Washington University Boosts Returns After Dumping Most Managers
(Bloomberg) -- One of last year’s best-performing college endowments attributes its success to a simple move: parting ways with most of its outside money managers.
Washington University in St. Louis gained 9.9% on its $9.6 billion endowment in fiscal 2020, ranking third among more than two dozen colleges tracked by Bloomberg. That’s a turnaround for the Midwestern research school whose fund three years ago was seen as a laggard.
Getting there required an overhaul, said Scott Wilson, the chief investment officer hired in 2017 from Grinnell College in Iowa. He and his team reallocated more than 80% of assets to focus on best ideas. They redeemed from, or are no longer investing with, two-thirds of the managers, which now count around 50.
“We were certainly aggressive about those changes early on,” Wilson said. “There were structural problems with the portfolio.”
He declined to disclose any names, but tax filings show the university no longer has stakes in funds managed by firms including hedge fund Select Equity Group and early-stage investor Pelion Ventures. New commitments have been made to firms including Eclipse Ventures and frontier-markets specialist Kingsway Capital.
Select Equity declined to comment while Pelion confirmed the exit and said the university missed an opportunity to make eight times its investment. Eclipse and Kingsway confirmed the new investments.
Concentration is in vogue among institutions dismayed by mediocre performance from alternative strategies. Having too many managers can mean watered-down returns along with steep fees, but too few can result in less diversification.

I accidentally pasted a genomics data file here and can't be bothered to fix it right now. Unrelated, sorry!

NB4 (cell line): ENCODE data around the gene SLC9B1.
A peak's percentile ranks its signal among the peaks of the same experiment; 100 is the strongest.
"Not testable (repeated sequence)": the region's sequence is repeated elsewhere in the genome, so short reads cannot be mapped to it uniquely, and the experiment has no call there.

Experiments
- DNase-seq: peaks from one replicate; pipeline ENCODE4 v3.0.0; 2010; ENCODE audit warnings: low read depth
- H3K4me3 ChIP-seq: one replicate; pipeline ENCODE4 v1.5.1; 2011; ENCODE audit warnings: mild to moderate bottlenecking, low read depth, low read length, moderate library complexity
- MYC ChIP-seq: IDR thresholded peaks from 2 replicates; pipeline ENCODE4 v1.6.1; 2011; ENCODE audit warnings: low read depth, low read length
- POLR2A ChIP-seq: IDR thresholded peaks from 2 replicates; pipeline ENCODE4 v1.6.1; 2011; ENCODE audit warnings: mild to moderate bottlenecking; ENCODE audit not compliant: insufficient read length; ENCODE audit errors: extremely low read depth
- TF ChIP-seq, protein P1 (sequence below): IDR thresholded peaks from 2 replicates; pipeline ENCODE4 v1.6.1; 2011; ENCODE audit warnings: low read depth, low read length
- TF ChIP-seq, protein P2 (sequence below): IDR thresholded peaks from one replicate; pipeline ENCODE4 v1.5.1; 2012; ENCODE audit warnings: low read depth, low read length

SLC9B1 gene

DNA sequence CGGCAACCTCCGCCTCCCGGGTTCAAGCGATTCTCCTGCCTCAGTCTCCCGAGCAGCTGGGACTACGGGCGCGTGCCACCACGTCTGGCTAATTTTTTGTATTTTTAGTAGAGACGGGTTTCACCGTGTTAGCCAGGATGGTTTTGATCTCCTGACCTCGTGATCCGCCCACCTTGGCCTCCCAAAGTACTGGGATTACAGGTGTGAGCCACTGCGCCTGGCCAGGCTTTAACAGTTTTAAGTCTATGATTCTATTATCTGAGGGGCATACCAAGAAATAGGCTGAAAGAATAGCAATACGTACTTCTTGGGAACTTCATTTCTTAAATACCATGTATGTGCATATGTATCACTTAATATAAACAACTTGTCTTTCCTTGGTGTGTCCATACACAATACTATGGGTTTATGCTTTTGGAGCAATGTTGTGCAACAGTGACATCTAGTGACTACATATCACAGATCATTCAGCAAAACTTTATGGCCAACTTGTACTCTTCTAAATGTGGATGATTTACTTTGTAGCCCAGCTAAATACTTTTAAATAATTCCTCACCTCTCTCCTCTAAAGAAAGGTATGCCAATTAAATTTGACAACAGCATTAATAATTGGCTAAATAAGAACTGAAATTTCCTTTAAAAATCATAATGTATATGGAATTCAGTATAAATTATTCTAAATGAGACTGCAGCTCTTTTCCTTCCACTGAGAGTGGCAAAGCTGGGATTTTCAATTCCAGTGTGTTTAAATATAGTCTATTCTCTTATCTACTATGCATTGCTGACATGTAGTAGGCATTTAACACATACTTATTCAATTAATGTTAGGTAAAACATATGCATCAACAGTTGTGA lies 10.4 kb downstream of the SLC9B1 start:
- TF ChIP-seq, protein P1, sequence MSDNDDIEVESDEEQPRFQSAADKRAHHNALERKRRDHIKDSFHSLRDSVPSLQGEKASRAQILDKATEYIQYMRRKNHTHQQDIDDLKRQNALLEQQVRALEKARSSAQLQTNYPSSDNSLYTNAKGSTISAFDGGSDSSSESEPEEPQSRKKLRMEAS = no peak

“There is definitely a trend toward simplification, having more conviction,” said Margaret Chen, who oversees endowment investing at Cambridge Associates. “But tolerance for risk is easy to underestimate -- it works until it doesn’t.”
Endowments with more than $1 billion had an average of 108 managers in their portfolios in 2019, according to the National Association of College and University Business Officers, which said it only has data for that year.
Wilson, 44, knows volatility from his time at alma mater Grinnell, which hired him as CIO in 2010. The college had one of the best returns in 2014 at 20.4%, then one of the worst the next year at 1%. In 2017 it was again among the leaders.
He and his deputy were brought in at Washington with a mandate to remake the portfolio. In the prior decade, the university had annualized returns of 4.5%, trailing peers such as the University of Notre Dame, which gained 6.7%.
One area where Wilson has narrowed its bets is emerging markets, where the university’s public equity portfolio beat its benchmark by 18 percentage points in fiscal 2020. His work isn’t done.
“We’re still looking for ways to further concentrate our portfolio to our highest-conviction opportunities,” Wilson said.
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